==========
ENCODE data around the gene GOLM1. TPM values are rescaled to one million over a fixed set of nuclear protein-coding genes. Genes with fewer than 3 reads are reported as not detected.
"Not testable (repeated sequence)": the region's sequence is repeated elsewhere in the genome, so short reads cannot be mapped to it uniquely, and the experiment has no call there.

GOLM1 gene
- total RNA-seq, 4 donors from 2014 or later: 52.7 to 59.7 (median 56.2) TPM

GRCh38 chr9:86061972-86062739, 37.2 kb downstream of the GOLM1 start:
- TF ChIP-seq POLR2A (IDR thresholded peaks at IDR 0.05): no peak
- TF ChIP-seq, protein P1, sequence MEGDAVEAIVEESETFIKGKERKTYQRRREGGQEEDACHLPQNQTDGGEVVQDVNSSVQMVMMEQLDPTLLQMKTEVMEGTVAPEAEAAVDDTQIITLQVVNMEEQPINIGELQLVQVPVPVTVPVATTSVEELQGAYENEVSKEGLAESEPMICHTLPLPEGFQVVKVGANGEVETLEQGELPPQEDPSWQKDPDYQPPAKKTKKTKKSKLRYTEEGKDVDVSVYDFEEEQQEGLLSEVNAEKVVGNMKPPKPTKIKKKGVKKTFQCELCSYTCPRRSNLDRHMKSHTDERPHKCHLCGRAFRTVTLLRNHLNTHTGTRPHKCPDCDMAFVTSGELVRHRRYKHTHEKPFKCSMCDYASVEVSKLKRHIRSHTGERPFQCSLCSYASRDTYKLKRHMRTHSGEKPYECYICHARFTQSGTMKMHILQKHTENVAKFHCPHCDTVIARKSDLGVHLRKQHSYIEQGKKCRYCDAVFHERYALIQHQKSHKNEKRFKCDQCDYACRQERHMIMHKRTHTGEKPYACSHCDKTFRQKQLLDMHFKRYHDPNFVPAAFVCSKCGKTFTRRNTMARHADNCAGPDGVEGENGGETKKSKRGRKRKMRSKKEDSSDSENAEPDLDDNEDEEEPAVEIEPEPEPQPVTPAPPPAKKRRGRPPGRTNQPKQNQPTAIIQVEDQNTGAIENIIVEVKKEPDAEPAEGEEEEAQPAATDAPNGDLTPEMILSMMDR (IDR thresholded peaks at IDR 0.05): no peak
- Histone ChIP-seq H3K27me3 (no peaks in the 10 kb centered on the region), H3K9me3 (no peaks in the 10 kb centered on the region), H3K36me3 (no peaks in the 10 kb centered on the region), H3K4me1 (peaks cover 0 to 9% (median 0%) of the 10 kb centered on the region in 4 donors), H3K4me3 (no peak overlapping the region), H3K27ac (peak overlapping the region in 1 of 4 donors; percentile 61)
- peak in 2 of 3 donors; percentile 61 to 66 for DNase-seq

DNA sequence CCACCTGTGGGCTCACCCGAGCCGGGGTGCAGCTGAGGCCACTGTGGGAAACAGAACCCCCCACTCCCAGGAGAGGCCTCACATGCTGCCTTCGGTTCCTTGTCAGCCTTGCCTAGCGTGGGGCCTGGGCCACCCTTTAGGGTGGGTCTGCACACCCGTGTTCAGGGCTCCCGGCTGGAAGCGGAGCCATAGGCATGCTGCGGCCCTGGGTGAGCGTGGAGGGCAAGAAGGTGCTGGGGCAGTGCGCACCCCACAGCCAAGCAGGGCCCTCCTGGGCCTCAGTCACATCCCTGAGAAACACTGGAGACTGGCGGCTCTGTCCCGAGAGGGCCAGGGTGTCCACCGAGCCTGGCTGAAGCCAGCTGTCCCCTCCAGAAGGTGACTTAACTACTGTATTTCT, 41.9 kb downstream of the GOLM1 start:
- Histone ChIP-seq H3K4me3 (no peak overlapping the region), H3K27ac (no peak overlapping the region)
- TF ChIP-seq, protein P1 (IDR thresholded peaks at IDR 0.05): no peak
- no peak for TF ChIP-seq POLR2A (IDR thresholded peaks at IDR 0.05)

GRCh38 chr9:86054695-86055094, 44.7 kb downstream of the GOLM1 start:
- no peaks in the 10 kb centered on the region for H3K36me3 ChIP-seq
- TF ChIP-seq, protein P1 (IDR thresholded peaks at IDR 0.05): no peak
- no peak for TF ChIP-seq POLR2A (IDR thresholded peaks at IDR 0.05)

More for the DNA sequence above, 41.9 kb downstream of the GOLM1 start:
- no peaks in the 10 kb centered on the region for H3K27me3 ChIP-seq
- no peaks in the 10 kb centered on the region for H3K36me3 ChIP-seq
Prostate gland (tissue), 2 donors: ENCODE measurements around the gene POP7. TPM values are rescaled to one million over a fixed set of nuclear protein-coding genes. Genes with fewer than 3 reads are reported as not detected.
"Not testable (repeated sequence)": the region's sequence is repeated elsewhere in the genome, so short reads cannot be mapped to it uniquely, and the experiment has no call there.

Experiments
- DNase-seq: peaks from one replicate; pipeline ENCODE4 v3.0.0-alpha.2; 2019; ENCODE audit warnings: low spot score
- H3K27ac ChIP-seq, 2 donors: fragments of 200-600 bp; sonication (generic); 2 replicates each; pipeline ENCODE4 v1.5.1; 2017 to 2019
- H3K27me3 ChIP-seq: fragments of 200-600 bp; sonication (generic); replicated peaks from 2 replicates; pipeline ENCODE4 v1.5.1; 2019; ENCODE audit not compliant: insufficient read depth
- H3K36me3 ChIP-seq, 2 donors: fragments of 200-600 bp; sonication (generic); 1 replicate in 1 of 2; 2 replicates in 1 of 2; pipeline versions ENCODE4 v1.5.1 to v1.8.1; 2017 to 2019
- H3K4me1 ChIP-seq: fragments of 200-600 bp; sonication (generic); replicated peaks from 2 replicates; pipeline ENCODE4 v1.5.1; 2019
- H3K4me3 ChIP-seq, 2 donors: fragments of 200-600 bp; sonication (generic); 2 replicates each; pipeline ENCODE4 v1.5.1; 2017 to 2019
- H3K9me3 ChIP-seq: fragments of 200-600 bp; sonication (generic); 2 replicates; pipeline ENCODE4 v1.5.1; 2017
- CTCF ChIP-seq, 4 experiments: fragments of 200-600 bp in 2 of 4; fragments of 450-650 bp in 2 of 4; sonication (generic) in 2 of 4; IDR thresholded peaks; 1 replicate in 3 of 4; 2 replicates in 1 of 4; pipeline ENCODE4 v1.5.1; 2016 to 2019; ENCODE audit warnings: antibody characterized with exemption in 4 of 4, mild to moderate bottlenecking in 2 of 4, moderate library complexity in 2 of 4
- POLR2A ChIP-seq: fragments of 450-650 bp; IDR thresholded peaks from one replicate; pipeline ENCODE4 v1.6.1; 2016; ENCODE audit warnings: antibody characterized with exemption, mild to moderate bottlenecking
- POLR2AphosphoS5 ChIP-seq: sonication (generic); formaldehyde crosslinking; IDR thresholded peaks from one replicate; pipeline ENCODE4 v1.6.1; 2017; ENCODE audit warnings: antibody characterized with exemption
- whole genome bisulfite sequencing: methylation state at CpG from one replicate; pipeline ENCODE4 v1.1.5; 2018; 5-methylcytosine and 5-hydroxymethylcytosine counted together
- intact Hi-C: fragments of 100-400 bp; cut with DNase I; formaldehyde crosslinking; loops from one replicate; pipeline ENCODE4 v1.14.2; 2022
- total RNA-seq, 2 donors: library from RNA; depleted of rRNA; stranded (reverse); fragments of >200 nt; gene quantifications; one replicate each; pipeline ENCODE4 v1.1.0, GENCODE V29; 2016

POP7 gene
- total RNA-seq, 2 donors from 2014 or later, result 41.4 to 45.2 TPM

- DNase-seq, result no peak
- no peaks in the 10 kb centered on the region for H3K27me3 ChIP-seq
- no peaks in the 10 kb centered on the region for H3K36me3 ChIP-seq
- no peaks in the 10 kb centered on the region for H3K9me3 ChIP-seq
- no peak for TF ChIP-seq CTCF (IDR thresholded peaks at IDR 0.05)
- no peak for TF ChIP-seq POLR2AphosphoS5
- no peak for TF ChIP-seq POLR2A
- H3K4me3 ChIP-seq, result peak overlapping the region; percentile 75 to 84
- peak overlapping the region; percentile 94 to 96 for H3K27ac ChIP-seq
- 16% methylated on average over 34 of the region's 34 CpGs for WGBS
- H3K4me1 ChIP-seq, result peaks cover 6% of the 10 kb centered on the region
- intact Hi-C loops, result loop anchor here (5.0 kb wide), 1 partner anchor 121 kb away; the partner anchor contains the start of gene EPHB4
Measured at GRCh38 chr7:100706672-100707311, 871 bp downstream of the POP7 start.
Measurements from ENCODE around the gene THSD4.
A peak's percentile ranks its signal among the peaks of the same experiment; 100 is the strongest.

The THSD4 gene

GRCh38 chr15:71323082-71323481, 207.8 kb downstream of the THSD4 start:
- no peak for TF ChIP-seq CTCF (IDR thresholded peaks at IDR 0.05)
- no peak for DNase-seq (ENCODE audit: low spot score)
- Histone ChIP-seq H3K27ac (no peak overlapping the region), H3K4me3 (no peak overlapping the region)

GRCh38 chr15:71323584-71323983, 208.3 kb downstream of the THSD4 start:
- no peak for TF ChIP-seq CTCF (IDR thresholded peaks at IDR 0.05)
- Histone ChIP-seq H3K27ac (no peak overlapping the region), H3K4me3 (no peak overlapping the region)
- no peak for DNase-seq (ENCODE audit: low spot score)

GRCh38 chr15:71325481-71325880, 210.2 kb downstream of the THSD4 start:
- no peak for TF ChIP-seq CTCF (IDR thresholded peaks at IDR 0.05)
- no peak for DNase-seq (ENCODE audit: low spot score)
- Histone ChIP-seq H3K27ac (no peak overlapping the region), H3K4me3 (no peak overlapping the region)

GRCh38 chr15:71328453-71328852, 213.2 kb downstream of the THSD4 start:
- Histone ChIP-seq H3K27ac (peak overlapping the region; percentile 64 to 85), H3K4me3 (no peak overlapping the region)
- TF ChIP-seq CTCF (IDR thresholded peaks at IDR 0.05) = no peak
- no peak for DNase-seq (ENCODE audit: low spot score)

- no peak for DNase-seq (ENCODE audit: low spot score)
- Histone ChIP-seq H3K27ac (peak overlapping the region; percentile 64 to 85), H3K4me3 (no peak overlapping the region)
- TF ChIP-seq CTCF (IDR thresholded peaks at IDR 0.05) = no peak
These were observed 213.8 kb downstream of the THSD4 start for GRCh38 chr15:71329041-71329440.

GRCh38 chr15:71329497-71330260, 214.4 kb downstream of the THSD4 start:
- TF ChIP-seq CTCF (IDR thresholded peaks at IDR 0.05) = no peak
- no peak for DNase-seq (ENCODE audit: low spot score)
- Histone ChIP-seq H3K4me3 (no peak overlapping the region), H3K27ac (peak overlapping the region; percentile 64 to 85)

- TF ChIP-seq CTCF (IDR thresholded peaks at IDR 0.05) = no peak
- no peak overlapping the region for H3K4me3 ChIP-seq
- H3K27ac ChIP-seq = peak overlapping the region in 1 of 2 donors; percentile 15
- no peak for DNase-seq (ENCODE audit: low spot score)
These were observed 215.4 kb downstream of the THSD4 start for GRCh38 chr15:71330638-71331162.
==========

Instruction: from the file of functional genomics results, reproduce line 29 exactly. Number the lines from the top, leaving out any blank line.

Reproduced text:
- H3K4me3 ChIP-seq, 2 donors: fragments of 200-600 bp; sonication (generic); 2 replicates each; pipeline ENCODE4 v1.5.1; 2017 to 2019